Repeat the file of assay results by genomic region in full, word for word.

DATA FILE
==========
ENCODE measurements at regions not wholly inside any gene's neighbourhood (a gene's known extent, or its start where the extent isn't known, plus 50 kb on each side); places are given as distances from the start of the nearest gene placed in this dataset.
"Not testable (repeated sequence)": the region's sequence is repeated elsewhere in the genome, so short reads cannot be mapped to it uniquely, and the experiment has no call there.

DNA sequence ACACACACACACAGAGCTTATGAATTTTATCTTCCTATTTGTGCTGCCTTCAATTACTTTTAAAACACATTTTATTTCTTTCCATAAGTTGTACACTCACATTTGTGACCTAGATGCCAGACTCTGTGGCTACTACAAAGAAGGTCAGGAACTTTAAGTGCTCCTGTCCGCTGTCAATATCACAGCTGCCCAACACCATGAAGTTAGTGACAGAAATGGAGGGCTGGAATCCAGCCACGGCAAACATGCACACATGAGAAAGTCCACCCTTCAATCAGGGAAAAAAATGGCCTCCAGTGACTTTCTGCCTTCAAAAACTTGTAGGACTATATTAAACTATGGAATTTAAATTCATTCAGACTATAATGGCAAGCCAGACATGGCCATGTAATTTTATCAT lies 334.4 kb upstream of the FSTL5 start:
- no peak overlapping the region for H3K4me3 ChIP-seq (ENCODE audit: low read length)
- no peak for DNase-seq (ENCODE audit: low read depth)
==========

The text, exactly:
ENCODE measurements at regions not wholly inside any gene's neighbourhood (a gene's known extent, or its start where the extent isn't known, plus 50 kb on each side); places are given as distances from the start of the nearest gene placed in this dataset.
"Not testable (repeated sequence)": the region's sequence is repeated elsewhere in the genome, so short reads cannot be mapped to it uniquely, and the experiment has no call there.

DNA sequence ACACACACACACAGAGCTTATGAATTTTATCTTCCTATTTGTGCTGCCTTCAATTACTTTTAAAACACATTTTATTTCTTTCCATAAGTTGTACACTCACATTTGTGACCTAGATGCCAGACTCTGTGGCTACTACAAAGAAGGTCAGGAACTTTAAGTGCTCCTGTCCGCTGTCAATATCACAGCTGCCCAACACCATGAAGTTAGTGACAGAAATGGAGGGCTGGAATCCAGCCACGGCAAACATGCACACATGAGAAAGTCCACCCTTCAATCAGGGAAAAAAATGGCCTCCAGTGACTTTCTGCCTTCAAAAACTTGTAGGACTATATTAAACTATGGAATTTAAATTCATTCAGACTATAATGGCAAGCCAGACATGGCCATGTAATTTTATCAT lies 334.4 kb upstream of the FSTL5 start:
- no peak overlapping the region for H3K4me3 ChIP-seq (ENCODE audit: low read length)
- no peak for DNase-seq (ENCODE audit: low read depth)